You will need some containers to start your seeds in.  Small yogurt containers, cut-down milk cartons, and old margarine tubs are good.  You can also start seeds in old egg cartons. Punch some holes in the bottom of the containers so that excess moisture can drain out and place the containers in an old tray to keep water off the tabletop.   Another option is to use seed-starting kits purchased from the hardware stores or grocery stores. One type of new container is the Cow Pot, little planters that are made entirely of composted Cow Manure ( .  Then you add your soil or growing medium.  The key is to make sure everything is CLEAN.  I like to use fresh coconut coir mixture (such as WONDER SOIL) moistened by water mixed with a very small amount of Miracle Gro Starter Solution.  You can also use a mixture of Neptune’s Harvest and water, or TerraCycle Liquified Worm Castings and water to enrich your seedling soil.  DON’T USE OLD SOIL, OR DIRT FROM THE GARDEN.  Old soil or dirt from the yard that has not been sterilized could transmit diseases and pests that will kill the young plants.

Speaking of CLEAN, I need to warn you to beware of PEAT POTS.

Have you ever planted seeds in peat pots or pop-up peat pots, only to have your seedlings “stretch out and die?”  Or have you ever noticed clouds of little “fruit flies” hanging around your seedlings?  There are two reasons for these problems.  First of all, those little pop-up peat pots and the peat growing medium most people are used to have no essential nutrients to keep seedlings alive.  All your seeds have to live in is a soggy little peat bog. Because peat alone cannot properly nourish the growing plant, the seedlings will damp off and die.  The solution to this problem is to moisten the peat with water to which a little liquid fertilizer or compost tea has been added.  An even better solution is to use coconut coir planting medium.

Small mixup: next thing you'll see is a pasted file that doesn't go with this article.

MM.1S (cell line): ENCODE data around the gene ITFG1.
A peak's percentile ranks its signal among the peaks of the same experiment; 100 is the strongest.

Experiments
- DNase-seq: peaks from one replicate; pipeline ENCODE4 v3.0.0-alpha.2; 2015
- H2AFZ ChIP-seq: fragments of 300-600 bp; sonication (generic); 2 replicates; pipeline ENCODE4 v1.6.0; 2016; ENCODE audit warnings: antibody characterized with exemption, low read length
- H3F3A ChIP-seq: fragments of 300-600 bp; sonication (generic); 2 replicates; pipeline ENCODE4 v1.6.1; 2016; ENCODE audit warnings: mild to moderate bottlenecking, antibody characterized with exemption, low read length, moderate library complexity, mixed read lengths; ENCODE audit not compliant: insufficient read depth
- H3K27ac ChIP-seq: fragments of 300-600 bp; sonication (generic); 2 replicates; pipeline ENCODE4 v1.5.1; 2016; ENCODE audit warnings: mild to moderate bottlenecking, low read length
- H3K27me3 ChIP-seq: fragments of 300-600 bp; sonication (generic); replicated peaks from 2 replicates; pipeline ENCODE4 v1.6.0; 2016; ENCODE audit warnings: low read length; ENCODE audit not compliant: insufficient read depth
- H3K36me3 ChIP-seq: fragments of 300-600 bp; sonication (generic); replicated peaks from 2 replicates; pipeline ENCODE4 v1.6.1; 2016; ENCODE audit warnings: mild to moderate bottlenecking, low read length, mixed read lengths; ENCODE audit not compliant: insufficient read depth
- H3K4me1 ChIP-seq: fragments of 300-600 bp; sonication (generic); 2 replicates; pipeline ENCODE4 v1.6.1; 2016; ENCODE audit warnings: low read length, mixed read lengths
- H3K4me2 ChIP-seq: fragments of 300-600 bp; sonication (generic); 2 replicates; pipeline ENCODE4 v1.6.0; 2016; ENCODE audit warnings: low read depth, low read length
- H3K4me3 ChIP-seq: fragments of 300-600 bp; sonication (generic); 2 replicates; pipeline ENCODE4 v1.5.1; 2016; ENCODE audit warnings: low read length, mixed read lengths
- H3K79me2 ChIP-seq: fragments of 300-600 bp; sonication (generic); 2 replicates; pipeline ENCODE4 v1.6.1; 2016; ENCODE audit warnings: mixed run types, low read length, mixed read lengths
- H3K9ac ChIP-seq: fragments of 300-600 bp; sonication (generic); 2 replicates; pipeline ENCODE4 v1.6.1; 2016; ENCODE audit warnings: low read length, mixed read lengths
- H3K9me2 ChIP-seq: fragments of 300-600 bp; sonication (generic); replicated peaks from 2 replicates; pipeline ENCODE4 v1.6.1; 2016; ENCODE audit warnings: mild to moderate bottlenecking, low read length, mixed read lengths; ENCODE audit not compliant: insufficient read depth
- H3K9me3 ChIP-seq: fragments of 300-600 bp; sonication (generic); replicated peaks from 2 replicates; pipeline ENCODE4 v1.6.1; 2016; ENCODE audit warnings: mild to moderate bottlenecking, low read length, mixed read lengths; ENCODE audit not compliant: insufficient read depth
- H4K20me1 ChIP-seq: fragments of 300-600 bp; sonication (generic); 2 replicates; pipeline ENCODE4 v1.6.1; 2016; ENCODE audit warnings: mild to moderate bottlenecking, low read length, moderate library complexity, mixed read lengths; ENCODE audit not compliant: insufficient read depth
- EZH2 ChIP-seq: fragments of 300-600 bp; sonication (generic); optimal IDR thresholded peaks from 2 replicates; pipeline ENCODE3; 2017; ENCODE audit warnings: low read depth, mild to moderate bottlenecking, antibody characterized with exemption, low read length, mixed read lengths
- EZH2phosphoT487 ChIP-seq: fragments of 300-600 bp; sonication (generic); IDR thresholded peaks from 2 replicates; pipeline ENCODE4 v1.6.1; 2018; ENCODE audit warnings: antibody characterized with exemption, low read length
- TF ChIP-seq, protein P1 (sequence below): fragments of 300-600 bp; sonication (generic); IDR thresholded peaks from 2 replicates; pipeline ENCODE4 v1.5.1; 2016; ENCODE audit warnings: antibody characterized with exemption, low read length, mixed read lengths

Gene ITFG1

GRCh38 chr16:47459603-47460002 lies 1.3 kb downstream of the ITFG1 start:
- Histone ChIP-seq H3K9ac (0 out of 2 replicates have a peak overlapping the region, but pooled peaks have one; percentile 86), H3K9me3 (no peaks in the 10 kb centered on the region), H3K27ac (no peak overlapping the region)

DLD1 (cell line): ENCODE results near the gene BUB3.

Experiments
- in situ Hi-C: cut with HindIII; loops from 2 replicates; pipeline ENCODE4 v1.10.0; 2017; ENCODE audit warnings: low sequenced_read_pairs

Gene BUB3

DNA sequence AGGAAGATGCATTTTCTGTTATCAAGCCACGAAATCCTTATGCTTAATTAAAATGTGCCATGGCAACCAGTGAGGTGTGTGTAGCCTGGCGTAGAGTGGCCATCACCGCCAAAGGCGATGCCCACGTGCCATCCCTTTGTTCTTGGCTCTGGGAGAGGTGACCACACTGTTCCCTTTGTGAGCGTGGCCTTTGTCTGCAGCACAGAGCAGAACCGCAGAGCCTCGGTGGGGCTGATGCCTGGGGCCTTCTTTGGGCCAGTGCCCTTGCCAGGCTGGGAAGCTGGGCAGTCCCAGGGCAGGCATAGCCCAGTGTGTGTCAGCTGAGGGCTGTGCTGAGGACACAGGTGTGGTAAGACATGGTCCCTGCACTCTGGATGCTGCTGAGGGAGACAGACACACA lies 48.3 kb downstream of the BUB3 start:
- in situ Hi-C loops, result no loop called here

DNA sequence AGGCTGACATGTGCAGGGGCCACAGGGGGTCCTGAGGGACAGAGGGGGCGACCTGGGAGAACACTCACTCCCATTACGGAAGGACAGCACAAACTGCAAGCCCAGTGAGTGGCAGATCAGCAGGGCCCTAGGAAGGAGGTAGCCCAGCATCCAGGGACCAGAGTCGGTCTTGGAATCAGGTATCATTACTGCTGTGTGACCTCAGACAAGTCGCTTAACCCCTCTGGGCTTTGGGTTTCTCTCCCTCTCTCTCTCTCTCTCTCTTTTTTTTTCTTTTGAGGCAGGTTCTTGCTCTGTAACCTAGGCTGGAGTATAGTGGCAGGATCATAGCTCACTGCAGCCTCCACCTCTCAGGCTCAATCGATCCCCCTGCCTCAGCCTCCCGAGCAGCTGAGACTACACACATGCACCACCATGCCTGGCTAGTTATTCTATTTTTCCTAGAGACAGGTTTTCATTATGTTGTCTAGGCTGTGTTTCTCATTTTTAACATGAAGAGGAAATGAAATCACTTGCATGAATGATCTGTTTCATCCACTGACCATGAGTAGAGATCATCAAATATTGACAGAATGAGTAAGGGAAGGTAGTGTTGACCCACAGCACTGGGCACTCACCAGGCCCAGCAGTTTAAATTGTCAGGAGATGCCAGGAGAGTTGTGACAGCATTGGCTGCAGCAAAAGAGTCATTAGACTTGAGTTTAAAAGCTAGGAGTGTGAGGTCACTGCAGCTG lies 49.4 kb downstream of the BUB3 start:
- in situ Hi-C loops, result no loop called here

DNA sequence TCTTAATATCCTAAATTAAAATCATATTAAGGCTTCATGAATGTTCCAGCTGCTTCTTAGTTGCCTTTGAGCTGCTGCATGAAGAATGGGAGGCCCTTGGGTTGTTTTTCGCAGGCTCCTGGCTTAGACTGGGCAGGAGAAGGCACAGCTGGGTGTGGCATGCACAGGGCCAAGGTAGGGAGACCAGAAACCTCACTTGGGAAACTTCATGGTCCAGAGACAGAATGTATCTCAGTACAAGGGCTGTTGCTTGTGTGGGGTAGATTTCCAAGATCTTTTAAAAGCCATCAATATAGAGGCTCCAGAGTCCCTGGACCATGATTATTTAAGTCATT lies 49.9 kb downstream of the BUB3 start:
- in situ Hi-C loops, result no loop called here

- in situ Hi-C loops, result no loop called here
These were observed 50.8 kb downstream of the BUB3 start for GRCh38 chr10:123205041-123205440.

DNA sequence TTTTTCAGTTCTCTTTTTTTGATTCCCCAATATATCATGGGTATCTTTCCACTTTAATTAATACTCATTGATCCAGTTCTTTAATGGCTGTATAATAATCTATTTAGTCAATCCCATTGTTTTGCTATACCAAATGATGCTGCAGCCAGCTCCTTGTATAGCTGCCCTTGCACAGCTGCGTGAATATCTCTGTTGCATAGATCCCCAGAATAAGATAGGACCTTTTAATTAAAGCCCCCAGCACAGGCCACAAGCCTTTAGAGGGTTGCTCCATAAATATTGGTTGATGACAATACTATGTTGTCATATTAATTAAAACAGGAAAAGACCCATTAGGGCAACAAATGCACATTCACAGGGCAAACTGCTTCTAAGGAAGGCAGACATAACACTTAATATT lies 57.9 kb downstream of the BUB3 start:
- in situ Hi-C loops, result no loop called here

And did you know that peat, peat pots and the little pop-up peat pots are often contaminated with a little bug called a root maggot?  When these maggots grow up, they turn into little flies.  But when they are little worms, they feast on your seedlings.  This is why some seedlings grown in peat seem to disappear.  The only solution to this problem is to sterilize the peat products by wetting them down with a 50% water and 50% Hydrogen Peroxide solution.  After wetting them down, give them several days to dry and then use them.

Actually, I think that peat pots, et al, are more trouble than they are worth.  I’d rather use little pots made from cardboard egg cartons or newspaper than bother with peat.

Well, this has been a rather lengthy post, but I think that the information is good.  What do YOU think?  You can post your comments by clicking on the “LEAVE A COMMENT” link at the very top of this page.


2 responses to this post.

  1. Posted by Vidunegrprt on June 3, 2011 at 7:59 pm

    i was wondering read your article and im uderstand thats problem. we are same to looking for a solution


    • Posted by gardengal on June 18, 2011 at 11:27 am

      I am sorry. I don’t understand which problem you are talking about. If you specifically tell what your problem is, perhaps we can come up with a solution.